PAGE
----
In 2001, the US Congress passed the No Child Left Behind Act in an effort to measure and improve student performance in math and English language skills. The law required states to adopt standardized tests and to create timelines, with annual benchmarks, that would bring student proficiency levels to 100 percent by 2014. Schools were judged not only on their overall achievement rates, but on the performance of various subgroups, such as students from low-income families or historically disadvantaged ethnic groups. If any of these subgroups failed to meet the annual goals, the school would fail and therefore face penalties including the loss of funding and the possibility of restructuring or closure.
Under these new regulations, however, states were allowed wide flexibility. States were allowed to choose their own standardized tests, set their annual benchmarks, and consider various allowances when grading a school’s performance. The result? Small, often subtle differences in implementation led to significant differences in measured outcomes, according to new research by Professor Jonah Rockoff, who worked with Elizabeth Davidson of Teachers College and Randall Reback of Barnard College, both at Columbia University, and with Heather Schwartz of the RAND Corporation.
One of these subtle yet significant differences in implementation was the use, by some states, of a confidence interval, a statistical means of accounting for sampling error. Suppose a state set its math proficiency benchmark at 58 percent, and 56 percent of students in a particular school score above the state’s proficiency level. The question then becomes: can state administrators be fairly certain that if all the students at the school took the test again, it would still fail to reach 58 percent? In order to provide more assurance that failing schools were truly below the benchmark, states adopted confidence intervals as high as 90, 95, or even 99 percent..
With a large confidence interval, the real bar is often far below the stated benchmark, Rockoff explains. “It might sound trivial, but with a very wide confidence interval, maybe only 30 percent of students had to pass the test,” instead of 58 percent, he says. “It’s odd, because we never use confidence intervals in grading; a student could not tell a teacher, ’it’s true that I failed, but you can’t be 99 percent sure that if you tested me again, I would still fail.’” Yet that is essentially how many states implemented No Child Left Behind. And while some states had wide confidence intervals, others set none, leading to dramatic differences in reported failure rates.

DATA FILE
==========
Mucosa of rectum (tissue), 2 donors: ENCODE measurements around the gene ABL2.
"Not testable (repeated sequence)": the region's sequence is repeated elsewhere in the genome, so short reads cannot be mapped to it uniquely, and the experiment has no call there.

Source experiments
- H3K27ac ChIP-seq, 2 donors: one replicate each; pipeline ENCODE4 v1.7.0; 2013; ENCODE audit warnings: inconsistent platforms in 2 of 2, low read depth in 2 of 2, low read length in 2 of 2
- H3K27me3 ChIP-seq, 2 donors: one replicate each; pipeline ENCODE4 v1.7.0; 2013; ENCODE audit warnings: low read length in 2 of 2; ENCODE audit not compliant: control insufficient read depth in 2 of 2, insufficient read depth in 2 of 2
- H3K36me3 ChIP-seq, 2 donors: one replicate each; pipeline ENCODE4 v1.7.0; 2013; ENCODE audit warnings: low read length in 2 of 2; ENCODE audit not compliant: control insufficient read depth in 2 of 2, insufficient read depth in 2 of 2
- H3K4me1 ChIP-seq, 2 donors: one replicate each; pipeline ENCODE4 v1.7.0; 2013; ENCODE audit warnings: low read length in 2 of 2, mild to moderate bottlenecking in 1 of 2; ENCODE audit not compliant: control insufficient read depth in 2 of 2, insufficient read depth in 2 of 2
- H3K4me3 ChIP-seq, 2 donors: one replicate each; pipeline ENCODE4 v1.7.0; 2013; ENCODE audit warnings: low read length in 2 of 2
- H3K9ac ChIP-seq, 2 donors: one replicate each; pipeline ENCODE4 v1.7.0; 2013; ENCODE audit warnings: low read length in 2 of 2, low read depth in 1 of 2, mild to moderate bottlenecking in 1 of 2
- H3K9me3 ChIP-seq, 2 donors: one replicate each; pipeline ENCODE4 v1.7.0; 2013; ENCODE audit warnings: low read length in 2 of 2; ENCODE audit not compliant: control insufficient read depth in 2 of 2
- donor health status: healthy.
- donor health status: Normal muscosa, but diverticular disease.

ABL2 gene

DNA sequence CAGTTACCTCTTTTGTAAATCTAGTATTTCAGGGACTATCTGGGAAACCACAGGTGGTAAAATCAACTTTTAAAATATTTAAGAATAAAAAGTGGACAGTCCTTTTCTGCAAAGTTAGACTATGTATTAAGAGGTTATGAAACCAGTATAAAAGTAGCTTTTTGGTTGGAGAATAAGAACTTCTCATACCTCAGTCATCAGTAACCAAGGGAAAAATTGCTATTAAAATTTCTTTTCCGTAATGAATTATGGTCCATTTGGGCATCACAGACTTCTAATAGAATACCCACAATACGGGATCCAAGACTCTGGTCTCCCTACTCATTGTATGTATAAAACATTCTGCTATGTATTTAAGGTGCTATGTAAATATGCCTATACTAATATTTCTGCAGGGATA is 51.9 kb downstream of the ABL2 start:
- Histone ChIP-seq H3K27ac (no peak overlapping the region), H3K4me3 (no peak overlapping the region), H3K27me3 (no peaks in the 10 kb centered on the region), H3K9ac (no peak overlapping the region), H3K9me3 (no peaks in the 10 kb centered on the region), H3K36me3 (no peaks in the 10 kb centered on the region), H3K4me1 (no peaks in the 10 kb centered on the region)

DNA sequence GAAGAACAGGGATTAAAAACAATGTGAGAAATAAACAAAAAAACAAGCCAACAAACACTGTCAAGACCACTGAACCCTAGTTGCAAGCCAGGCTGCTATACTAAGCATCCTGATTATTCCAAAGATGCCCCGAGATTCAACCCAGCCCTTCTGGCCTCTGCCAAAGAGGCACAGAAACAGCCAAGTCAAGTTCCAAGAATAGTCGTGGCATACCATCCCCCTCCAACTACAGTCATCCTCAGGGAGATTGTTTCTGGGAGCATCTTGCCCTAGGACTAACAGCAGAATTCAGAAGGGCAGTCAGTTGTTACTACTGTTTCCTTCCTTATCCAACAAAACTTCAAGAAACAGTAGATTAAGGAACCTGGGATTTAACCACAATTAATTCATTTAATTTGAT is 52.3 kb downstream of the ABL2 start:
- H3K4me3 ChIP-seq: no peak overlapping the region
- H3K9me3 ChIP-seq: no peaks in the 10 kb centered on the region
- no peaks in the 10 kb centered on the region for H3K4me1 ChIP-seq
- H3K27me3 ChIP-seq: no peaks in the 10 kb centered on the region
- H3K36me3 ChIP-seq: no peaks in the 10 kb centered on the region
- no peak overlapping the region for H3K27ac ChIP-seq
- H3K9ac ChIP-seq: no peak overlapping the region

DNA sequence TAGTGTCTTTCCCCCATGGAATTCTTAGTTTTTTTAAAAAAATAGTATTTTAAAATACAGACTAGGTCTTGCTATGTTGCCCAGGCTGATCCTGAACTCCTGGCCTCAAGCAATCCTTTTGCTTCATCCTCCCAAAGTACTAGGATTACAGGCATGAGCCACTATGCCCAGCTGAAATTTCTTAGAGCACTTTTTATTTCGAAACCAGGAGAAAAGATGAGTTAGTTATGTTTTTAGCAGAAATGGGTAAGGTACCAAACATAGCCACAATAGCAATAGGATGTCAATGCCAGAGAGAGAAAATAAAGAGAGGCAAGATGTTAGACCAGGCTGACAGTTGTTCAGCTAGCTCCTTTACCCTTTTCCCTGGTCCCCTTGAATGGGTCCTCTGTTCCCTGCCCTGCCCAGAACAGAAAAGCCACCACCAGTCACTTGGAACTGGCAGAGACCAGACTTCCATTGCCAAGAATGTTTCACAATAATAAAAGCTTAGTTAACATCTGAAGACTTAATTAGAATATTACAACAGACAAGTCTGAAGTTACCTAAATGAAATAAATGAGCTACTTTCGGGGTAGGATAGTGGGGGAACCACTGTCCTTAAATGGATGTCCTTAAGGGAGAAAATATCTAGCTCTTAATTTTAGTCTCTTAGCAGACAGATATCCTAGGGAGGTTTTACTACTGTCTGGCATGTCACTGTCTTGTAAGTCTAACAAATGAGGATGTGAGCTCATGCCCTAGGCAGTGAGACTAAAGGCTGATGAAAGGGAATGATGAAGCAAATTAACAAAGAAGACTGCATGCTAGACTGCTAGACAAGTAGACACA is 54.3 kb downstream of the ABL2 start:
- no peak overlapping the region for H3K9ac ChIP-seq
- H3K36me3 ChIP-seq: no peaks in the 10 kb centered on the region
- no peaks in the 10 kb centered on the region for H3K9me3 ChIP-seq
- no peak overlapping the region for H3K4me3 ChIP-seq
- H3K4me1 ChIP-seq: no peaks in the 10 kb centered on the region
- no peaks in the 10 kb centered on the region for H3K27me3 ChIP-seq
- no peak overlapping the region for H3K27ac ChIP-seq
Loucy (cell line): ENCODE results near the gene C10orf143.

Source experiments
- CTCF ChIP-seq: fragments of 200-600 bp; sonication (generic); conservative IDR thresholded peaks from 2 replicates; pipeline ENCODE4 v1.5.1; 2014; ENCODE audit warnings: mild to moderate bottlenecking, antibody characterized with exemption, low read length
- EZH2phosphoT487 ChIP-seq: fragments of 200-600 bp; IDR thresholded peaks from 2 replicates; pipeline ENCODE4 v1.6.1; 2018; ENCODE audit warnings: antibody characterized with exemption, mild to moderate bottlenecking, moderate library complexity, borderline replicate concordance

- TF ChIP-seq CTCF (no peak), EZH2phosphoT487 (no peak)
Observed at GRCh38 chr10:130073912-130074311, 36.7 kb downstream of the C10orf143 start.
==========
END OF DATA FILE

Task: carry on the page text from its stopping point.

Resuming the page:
Another implementation detail that had a significant effect on measured outcomes was allowing states to set the minimum size of its student subgroups. To some extent, this seems reasonable: If a school had only one student living in poverty, and that student failed the test, should the entire school fail? However, as with confidence intervals, the use of minimums varied greatly among states, with some states measuring subgroups in the single digits and others setting them many times higher. “I can’t imagine that the policymakers who designed No Child Left Behind would say they intended that in North Dakota, a school needs to have 40 poor students for the results of their testing to matter, but in South Dakota, you need only ten,” Rockoff says. “That goes beyond the intended flexibility.”
No Child Left Behind was intended to raise standards, not to compare student performance across the nation or make schools all teach the same material. But as the researchers show, even with flexibility on what schools are teaching, meaningful accountability requires consistency on implementation. “It’s fine if state administrators in Mississippi want to teach fifth-grade math differently than they do in Massachusetts,” Rockoff says. “But even if you give states flexibility with some big-picture items, you really need to nail down all of the details on how things get measured.”
These findings have implications for any large organization that wants to establish an incentive and accountability system, Rockoff notes. A conglomerate that wants to establish incentives might allow its various divisions some leeway on how they set their benchmarks. But this intention can backfire without sufficient measurement standards. “You can give flexibility about goals or performance,” Rockoff says. “But if you allow too much flexibility with measurement, the system will fail.”
Jonah Rockoff is associate professor of finance and economics at Columbia Business School.
Jonah E. Rockoff is an Associate Professor of Business at the Columbia Graduate School of Business and a Research Associate at the National Bureau of Economic Research. Professor Rockoff's interests center on the finance and management of public schools. His most recent research focuses on systems for hiring new teachers, the effects of No Child Left Behind on students and schools, the impact...
Read the Research
Elizabeth Davidson, Randall Reback, Jonah Rockoff, Heather Schwartz
"Fifty Ways to Leave a Child Behind: Idiosyncrasies and Discrepancies in States' Implementation of NCLB"